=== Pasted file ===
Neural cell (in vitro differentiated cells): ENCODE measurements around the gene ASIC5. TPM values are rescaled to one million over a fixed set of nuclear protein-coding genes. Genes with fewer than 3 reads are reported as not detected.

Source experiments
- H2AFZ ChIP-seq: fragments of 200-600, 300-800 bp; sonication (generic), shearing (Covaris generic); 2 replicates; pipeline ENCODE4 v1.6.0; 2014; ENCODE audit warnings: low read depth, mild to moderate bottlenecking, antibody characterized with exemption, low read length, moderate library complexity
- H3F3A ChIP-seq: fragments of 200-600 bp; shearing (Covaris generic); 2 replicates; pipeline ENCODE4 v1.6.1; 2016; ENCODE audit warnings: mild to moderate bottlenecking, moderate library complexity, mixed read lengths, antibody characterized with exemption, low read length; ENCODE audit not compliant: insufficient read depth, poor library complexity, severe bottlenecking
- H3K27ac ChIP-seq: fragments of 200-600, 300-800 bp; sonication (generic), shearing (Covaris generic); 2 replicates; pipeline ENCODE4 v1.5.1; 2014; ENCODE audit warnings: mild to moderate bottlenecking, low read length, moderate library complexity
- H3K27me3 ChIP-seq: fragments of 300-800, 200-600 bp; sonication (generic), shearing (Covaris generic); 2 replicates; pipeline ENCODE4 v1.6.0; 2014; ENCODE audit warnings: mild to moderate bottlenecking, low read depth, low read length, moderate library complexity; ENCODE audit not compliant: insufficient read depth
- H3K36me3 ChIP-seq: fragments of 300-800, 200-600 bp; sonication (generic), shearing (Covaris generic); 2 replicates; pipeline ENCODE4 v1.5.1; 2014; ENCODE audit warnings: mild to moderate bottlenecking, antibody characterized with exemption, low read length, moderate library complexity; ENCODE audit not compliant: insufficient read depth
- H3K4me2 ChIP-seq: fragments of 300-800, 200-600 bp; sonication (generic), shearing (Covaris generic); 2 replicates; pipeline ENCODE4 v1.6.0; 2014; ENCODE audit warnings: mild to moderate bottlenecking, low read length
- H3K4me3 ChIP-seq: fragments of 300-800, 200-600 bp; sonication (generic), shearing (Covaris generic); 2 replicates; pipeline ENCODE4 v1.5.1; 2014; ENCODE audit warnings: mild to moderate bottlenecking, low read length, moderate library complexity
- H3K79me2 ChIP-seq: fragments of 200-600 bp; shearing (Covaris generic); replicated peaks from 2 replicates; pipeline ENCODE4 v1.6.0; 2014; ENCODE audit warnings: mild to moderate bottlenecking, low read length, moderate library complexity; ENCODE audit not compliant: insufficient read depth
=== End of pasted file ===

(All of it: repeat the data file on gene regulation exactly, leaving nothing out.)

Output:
Neural cell (in vitro differentiated cells): ENCODE measurements around the gene ASIC5. TPM values are rescaled to one million over a fixed set of nuclear protein-coding genes. Genes with fewer than 3 reads are reported as not detected.

Source experiments
- H2AFZ ChIP-seq: fragments of 200-600, 300-800 bp; sonication (generic), shearing (Covaris generic); 2 replicates; pipeline ENCODE4 v1.6.0; 2014; ENCODE audit warnings: low read depth, mild to moderate bottlenecking, antibody characterized with exemption, low read length, moderate library complexity
- H3F3A ChIP-seq: fragments of 200-600 bp; shearing (Covaris generic); 2 replicates; pipeline ENCODE4 v1.6.1; 2016; ENCODE audit warnings: mild to moderate bottlenecking, moderate library complexity, mixed read lengths, antibody characterized with exemption, low read length; ENCODE audit not compliant: insufficient read depth, poor library complexity, severe bottlenecking
- H3K27ac ChIP-seq: fragments of 200-600, 300-800 bp; sonication (generic), shearing (Covaris generic); 2 replicates; pipeline ENCODE4 v1.5.1; 2014; ENCODE audit warnings: mild to moderate bottlenecking, low read length, moderate library complexity
- H3K27me3 ChIP-seq: fragments of 300-800, 200-600 bp; sonication (generic), shearing (Covaris generic); 2 replicates; pipeline ENCODE4 v1.6.0; 2014; ENCODE audit warnings: mild to moderate bottlenecking, low read depth, low read length, moderate library complexity; ENCODE audit not compliant: insufficient read depth
- H3K36me3 ChIP-seq: fragments of 300-800, 200-600 bp; sonication (generic), shearing (Covaris generic); 2 replicates; pipeline ENCODE4 v1.5.1; 2014; ENCODE audit warnings: mild to moderate bottlenecking, antibody characterized with exemption, low read length, moderate library complexity; ENCODE audit not compliant: insufficient read depth
- H3K4me2 ChIP-seq: fragments of 300-800, 200-600 bp; sonication (generic), shearing (Covaris generic); 2 replicates; pipeline ENCODE4 v1.6.0; 2014; ENCODE audit warnings: mild to moderate bottlenecking, low read length
- H3K4me3 ChIP-seq: fragments of 300-800, 200-600 bp; sonication (generic), shearing (Covaris generic); 2 replicates; pipeline ENCODE4 v1.5.1; 2014; ENCODE audit warnings: mild to moderate bottlenecking, low read length, moderate library complexity
- H3K79me2 ChIP-seq: fragments of 200-600 bp; shearing (Covaris generic); replicated peaks from 2 replicates; pipeline ENCODE4 v1.6.0; 2014; ENCODE audit warnings: mild to moderate bottlenecking, low read length, moderate library complexity; ENCODE audit not compliant: insufficient read depth